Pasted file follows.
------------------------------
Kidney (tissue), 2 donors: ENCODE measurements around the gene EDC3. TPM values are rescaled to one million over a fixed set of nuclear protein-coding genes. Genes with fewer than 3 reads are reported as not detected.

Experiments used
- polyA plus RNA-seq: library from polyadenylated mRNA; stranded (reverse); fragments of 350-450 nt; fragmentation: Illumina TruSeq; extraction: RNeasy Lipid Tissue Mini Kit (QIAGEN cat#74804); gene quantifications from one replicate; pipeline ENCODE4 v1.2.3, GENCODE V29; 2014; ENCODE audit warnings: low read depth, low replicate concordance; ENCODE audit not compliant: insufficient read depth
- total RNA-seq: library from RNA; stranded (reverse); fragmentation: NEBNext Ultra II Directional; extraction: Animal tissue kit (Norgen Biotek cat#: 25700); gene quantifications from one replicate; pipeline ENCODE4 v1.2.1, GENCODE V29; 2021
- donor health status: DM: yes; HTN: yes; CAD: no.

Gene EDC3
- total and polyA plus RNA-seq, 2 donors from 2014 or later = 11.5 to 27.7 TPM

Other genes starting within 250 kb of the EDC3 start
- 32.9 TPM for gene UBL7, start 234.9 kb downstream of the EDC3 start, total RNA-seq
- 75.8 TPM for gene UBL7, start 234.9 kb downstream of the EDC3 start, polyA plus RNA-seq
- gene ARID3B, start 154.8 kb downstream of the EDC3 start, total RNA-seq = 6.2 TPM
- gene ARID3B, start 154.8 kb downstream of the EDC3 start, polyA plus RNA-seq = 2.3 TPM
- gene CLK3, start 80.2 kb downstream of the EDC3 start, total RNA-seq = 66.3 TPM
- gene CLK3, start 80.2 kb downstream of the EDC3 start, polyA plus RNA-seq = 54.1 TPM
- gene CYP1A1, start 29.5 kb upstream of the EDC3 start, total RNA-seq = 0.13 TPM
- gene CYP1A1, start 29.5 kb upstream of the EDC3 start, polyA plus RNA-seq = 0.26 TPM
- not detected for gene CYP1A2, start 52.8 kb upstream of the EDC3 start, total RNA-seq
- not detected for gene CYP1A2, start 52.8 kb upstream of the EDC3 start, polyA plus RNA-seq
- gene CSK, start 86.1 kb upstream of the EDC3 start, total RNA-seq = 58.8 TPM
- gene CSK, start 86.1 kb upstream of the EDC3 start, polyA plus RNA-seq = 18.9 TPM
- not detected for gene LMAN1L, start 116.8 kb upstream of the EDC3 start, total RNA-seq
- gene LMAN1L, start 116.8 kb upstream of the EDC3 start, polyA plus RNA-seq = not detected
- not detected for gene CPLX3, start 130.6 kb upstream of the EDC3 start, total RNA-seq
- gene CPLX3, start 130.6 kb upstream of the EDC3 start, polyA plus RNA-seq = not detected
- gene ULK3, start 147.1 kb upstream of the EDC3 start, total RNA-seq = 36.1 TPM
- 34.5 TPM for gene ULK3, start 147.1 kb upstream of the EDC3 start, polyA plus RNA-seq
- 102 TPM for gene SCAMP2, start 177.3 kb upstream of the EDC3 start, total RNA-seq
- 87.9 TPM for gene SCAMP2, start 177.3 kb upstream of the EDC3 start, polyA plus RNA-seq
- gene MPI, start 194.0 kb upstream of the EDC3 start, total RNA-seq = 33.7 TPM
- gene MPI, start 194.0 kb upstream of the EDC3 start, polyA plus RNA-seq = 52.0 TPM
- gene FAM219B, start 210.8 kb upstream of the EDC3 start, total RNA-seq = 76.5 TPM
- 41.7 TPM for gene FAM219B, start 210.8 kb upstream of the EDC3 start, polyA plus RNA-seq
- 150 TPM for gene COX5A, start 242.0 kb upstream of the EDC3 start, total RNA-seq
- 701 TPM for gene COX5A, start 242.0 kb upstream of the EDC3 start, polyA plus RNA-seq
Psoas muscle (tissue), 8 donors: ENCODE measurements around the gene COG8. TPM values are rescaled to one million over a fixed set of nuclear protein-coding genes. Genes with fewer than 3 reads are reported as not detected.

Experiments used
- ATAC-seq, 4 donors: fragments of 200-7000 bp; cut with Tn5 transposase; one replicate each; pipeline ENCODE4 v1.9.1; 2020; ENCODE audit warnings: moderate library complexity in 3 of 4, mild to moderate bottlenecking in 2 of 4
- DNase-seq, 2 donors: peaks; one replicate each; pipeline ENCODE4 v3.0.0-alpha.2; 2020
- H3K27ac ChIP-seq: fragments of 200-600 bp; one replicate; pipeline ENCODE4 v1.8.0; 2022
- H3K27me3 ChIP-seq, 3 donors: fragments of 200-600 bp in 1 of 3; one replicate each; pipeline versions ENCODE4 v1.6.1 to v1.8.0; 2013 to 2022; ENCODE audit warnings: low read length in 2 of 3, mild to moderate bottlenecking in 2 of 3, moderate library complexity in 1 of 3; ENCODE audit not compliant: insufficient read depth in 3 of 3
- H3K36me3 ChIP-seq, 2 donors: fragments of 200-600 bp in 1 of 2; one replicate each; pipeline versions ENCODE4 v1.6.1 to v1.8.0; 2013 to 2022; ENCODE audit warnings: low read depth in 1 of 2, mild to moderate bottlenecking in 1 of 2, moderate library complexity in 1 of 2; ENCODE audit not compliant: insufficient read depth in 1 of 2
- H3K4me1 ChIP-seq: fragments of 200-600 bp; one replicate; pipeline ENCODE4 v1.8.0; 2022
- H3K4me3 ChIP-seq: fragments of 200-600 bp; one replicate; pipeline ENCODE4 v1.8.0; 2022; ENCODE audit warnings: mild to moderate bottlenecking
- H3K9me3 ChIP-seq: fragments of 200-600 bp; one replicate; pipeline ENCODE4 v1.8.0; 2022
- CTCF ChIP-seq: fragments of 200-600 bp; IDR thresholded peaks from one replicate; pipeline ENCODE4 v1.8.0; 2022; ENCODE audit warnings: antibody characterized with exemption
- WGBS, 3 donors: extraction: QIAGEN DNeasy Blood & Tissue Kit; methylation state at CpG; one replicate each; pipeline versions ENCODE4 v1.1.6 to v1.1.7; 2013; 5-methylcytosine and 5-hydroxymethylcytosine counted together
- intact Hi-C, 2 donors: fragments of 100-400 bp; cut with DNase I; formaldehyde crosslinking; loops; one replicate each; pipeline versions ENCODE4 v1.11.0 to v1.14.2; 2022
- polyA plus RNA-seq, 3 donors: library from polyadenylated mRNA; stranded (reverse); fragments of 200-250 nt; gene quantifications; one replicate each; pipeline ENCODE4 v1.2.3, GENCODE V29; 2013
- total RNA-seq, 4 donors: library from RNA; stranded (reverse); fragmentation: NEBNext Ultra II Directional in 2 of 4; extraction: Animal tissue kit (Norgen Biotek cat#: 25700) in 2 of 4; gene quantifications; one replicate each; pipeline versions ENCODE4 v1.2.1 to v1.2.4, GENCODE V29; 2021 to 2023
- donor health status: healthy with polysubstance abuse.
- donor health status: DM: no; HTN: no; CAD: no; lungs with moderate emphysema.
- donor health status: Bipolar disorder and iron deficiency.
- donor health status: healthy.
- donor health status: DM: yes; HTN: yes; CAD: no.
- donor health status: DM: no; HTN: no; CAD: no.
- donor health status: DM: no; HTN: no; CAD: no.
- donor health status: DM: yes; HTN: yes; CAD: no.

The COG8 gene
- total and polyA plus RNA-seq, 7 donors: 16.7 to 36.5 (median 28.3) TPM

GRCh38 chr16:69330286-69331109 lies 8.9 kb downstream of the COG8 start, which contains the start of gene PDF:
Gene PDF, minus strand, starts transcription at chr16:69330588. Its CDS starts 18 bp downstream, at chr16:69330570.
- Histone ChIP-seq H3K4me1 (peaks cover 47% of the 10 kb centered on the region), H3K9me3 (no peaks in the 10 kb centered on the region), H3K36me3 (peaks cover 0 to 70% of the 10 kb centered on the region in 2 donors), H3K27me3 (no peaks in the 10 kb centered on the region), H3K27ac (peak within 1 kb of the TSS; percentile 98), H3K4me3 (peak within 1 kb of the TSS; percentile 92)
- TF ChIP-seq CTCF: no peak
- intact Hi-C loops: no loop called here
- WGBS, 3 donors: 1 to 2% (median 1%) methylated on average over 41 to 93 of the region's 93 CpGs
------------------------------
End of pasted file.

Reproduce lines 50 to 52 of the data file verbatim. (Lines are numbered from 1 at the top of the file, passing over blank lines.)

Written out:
- donor health status: healthy with polysubstance abuse.
- donor health status: DM: no; HTN: no; CAD: no; lungs with moderate emphysema.
- donor health status: Bipolar disorder and iron deficiency.